Krishnamurti & the Art of Awakening
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Can conflict actually end


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Wed, 27 Sep 2017 #1
Thumb_kinfonet_avatar Clive Elwell New Zealand 3844 posts in this forum Offline

There have been several threads on the topic of “conflict” in the past. Since I find the matter has not been quite resolved in myself { :-) } I am bringing it up again. Also I have initiated a series of video/dialogues here in my home city, and Conflict is to be the first topic.

But more than this consideration, it is a burning issue for me. Conflict is THERE, in the brain, in thought. It is the very essence of how thought behaves, it seems. In the guise of the thinker, thought criticises itself, condemns itself, corrects itself... . The more one is sensitive to this movement, the more it appears to happen.

Of course it goes without saying that this mind in conflict has created a society, a civilisation that is perpetually in conflict. So much so that it threatens to destroy mankind, and perhaps most life on Earth.

So it is natural, and I would say healthy, to ask “Can conflict end?” Although it is not healthy if this only a theoretical question, one satisfied by some verbal answer or analysis. It has to ACTUALLY end.

When it is apparent, immediately, that there is no effort one can make to end conflict (effort being the continuation of conflict obviously) then one sees that there is an absolute necessity to observe the conflict in the the brain, as it happens, the mechanism of it. And it also become apparent that if one is to observe it, there must be no condemnation of it. And also it is apparent that there is no end to conflict by creating some ideal of peace and pursuing that.

So basically there is nothing that one can do about conflict (this is not a statement of despair, but a factual observation as part of the enquiry). Or is there?

Here is a question that Pupul Jayakar posed:

There is no fixed consciousness. It is constantly moving, constantly changing. It reveals itself because one has divided the person who perceives and that which is perceived. The contradiction arises if you hold on to them. Then you are stuck and the world has moved on. Movement is on. What is has continually changed but you are stuck with what was, and therefore, with an illusion.
Therefore, can one pose that question and remain with it relentlessly. Is it possible to remain at the same speed as thought so that the division between ego and thought for that instant ceases?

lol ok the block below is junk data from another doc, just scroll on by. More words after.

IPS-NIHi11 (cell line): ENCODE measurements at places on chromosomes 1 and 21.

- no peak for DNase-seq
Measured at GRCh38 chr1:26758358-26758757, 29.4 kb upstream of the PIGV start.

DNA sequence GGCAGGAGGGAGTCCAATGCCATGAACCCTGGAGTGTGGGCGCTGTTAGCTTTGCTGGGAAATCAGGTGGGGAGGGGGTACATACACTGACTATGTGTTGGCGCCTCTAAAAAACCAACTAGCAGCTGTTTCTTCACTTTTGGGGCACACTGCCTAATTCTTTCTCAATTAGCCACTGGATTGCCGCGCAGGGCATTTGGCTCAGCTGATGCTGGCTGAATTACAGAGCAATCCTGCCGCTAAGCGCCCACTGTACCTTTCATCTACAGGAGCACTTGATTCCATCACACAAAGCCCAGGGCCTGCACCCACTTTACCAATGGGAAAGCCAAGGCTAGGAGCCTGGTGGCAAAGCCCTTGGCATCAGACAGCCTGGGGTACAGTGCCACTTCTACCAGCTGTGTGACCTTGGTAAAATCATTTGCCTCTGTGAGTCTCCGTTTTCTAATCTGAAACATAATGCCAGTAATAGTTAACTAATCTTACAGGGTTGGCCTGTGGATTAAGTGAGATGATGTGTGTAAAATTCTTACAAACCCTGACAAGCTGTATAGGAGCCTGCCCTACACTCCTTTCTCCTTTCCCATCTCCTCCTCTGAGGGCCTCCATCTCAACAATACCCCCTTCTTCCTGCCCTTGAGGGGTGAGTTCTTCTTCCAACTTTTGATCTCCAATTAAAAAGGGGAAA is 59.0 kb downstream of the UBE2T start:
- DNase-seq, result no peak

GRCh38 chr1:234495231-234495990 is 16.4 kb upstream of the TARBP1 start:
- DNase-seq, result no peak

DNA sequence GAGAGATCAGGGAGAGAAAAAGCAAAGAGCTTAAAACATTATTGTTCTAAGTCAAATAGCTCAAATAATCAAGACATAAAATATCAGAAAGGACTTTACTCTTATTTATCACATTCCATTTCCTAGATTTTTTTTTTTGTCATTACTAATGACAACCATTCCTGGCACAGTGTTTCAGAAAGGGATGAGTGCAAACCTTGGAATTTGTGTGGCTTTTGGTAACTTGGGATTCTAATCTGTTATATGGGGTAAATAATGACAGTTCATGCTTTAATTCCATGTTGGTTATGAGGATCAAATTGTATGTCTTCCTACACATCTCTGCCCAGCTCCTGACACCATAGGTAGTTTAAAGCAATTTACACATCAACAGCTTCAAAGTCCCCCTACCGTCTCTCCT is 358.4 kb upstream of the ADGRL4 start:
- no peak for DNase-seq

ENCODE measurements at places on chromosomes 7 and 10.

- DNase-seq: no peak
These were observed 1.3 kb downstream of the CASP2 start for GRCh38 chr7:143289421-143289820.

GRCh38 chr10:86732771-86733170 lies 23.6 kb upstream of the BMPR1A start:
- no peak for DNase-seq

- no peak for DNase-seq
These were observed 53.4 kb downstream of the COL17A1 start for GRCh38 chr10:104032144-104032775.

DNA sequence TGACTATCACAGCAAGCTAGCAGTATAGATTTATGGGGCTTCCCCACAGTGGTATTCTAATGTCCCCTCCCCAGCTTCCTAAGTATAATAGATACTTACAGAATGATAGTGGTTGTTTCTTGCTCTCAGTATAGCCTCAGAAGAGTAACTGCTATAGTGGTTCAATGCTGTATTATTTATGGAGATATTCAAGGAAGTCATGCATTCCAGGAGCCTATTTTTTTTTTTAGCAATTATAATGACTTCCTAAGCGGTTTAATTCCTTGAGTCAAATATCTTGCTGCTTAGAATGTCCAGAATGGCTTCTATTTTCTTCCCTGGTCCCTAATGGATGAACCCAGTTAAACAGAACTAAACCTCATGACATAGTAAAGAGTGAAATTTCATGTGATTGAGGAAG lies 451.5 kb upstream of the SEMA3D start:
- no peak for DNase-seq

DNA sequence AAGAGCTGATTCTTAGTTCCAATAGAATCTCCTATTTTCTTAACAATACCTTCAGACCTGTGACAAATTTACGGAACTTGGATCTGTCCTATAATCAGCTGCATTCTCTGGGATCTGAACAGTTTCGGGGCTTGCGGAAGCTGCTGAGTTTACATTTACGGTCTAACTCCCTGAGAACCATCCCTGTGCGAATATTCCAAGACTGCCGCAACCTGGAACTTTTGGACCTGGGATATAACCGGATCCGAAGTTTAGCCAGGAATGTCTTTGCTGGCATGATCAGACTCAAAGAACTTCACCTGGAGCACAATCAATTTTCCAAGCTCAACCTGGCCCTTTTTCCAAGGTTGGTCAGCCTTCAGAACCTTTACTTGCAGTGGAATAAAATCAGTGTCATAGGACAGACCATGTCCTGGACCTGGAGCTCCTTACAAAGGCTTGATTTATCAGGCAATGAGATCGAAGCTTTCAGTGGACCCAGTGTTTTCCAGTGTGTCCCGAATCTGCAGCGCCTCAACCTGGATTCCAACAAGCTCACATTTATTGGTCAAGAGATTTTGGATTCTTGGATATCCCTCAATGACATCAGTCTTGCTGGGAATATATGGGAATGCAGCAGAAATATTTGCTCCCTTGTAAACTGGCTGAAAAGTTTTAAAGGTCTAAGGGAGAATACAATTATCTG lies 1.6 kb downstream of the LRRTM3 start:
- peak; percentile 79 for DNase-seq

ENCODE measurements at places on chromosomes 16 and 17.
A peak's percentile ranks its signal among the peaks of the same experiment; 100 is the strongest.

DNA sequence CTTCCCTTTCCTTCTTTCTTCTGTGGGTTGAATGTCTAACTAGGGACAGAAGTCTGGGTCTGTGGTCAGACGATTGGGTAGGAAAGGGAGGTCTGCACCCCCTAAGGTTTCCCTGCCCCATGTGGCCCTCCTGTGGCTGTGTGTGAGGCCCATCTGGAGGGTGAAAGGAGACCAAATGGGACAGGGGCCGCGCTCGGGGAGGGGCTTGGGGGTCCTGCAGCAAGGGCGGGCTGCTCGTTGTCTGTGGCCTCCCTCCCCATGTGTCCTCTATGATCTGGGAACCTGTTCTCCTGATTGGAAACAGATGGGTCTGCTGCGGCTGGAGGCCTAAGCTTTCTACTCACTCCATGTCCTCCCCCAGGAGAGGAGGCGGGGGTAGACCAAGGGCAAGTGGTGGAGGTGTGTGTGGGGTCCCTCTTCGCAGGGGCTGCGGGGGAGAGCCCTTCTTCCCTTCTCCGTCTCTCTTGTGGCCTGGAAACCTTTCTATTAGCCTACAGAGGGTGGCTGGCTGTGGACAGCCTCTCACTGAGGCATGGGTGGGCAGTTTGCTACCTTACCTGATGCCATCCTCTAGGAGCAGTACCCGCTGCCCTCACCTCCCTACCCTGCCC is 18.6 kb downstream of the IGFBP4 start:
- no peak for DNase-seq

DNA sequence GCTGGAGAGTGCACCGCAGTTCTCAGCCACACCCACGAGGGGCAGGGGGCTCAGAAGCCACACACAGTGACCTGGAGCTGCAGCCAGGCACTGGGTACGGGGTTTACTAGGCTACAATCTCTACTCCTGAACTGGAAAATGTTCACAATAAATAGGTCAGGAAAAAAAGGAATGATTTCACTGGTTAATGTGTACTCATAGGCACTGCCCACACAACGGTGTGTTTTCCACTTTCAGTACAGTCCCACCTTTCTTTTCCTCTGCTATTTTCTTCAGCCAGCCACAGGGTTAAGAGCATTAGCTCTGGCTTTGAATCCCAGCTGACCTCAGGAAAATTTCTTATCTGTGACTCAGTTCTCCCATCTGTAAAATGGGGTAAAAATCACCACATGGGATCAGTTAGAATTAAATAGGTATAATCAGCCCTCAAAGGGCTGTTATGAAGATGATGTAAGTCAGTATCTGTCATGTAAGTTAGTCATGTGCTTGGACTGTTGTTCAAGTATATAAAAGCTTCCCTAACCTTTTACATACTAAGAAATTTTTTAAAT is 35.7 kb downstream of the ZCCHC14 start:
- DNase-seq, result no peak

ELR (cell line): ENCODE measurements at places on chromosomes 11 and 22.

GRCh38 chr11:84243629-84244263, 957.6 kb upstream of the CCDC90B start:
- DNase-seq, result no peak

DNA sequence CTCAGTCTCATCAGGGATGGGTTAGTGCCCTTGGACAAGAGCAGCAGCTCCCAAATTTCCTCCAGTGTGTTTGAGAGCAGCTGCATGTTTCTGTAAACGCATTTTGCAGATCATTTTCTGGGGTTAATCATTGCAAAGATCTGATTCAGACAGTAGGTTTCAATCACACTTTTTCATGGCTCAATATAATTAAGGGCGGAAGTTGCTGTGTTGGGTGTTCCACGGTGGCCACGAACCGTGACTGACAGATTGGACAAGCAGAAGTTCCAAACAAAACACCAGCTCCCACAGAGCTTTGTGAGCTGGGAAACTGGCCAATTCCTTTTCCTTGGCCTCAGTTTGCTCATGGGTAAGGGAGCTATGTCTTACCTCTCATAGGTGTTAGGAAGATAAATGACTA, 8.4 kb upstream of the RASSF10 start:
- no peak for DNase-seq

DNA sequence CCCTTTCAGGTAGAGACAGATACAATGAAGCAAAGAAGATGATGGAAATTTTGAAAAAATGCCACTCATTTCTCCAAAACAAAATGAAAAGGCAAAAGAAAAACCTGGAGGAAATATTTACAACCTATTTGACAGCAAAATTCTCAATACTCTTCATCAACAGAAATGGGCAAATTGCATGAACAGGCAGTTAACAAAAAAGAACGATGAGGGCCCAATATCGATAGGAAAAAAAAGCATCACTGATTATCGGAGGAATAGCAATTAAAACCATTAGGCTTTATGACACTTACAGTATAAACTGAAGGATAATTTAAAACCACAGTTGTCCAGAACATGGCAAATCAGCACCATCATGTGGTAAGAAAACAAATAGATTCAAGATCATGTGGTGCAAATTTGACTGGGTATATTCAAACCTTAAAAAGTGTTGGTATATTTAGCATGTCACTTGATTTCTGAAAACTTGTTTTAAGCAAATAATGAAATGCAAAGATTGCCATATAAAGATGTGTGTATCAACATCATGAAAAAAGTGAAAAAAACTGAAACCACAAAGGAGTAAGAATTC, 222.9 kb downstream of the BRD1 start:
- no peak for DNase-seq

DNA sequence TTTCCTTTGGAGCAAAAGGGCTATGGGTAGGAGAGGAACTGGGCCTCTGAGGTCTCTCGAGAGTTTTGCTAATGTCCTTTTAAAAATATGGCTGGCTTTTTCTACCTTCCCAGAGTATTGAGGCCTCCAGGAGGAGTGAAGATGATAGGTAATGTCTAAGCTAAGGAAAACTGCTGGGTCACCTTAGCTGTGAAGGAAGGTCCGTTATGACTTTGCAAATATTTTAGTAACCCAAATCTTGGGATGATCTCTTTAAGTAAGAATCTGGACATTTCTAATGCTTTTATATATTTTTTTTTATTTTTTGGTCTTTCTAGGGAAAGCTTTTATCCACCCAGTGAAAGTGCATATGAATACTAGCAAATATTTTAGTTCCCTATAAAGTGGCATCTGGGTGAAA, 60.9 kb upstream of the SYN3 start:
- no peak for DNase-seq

I think the same sort of question arose in me in the night. The question in bold type, is that the key to the ending of conflict?

Does this mean anything to anyone?

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Wed, 27 Sep 2017 #2
Thumb_img-0590 Mina Martini Finland 162 posts in this forum Offline

Is it possible to remain at the same speed as thought so that the division between ego and thought for that instant ceases?

Mina: Interestingly said! To 'remain at the same speed as thought' feels here to be describing its movement without identification with it. It is the identification that is the creation conflict and of time, and not the unfolding and appearing and disappearing thoughts themselves...Identification would still be at work of course, if there was a separate entity to remain at the same speed as thought!

It is only in awareness, (in the lack of identification in other words) where thoughts come and go, but do not look back at themselves, to create the looker!

Yes, beautiful...then there is 'moving at the same speed as thought', never looking back.

A rolling stone gathers no moss. :-)

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Wed, 27 Sep 2017 #3
Thumb_img-0590 Mina Martini Finland 162 posts in this forum Offline

Something came to be seen..

In the creation that is the very nature of life, also thoughts are constantly unfolding. But that is the only 'direction'. Thought folding back on itself is thought creating a thinker, an experience of isolation. Thought protecting itself from itself. The birth of duality, of hurt.

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Wed, 27 Sep 2017 #4
Thumb_img_1496 Per . Sweden 96 posts in this forum Offline

The ongoing Big Bang.

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Wed, 27 Sep 2017 #5
Thumb_open-uri20171115-31086-13da1wu-0 Dan McDermott United States 765 posts in this forum Offline

Thought is fear. It has made itself 'respectable'. But the falseness of it is seen when you look at yourself and reflect on the societies it has created. Thought has clung to its construction of a 'personal' identity and now if there is to ever be for man an end to conflict, it must be seen for what it is, fear. Its place is in the practical where linear 'time' is necessary and has to be considered and planned for. But in the psychological, it has no place. In the psychological, it is fear at work. The 'thinker' is a creation of fear.

This post was last updated by Dan McDermott Wed, 27 Sep 2017.

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Thu, 28 Sep 2017 #6
Thumb_avatar Juan E Spain 410 posts in this forum Offline

Clive Elwell wrote:
The more one is sensitive to this movement, the more it appears to happen.

Once, someone went to see a buddhist lama just to tell him "I can't meditate because when i begin meditation my mind starts chattering without an end. This didn't happened to me before!" ... The lama, laughing out loud, said to him "Oh, this happened to you before too, the only difference is that now you're becoming aware of it!"

Clive Elwell wrote:
When it is apparent, immediately, that there is no effort one can make to end conflict (effort being the continuation of conflict obviously) then one sees that there is an absolute necessity to observe the conflict in the the brain, as it happens, the mechanism of it

Once, while living in Switzerland, i had a conversation with an old woman that shared the flat with my girl-friend at the time ... As i was living in a Buddhist Monastery there studying buddhist, he put me this direct question to me thinking that i was buddhist: "What does buddhist thing that one must do against the disorder in the world" ... I told her "I'm not buddhist, but my view is that one should observe the conflict and its real causes very deeply before performing any action to cure the disorder" ... She said: "You (not me, but in general) are always disposed to talk endlessly while others are dying of starvation, and so on"...